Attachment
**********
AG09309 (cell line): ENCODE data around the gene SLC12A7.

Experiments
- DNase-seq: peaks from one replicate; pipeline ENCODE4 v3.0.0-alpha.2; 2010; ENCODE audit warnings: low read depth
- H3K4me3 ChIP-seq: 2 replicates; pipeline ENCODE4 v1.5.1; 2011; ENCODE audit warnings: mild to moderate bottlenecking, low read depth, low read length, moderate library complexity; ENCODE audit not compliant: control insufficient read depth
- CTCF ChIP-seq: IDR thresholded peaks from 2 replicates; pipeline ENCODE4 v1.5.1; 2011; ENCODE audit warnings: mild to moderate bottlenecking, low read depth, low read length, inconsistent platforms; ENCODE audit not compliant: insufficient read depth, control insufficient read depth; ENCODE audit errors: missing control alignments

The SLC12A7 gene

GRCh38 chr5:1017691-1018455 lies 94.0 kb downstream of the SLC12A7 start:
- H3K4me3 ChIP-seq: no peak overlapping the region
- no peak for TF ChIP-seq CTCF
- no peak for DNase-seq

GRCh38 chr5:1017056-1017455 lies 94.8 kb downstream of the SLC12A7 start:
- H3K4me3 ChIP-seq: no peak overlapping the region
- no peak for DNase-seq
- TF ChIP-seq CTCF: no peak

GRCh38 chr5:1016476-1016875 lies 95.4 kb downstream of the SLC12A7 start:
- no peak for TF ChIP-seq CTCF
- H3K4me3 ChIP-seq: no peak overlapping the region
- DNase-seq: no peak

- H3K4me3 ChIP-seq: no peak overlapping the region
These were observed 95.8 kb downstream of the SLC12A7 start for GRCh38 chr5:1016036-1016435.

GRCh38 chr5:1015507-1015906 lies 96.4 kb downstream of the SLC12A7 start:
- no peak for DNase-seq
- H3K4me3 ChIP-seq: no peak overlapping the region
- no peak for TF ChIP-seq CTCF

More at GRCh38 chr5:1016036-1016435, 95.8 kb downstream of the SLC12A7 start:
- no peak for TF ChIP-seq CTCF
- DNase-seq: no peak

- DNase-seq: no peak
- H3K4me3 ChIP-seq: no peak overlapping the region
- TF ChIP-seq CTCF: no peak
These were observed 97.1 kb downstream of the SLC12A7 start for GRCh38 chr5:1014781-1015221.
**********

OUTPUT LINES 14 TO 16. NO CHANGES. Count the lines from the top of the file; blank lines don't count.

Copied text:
- TF ChIP-seq CTCF: no peak

GRCh38 chr5:1016476-1016875 lies 95.4 kb downstream of the SLC12A7 start:
- no peak for TF ChIP-seq CTCF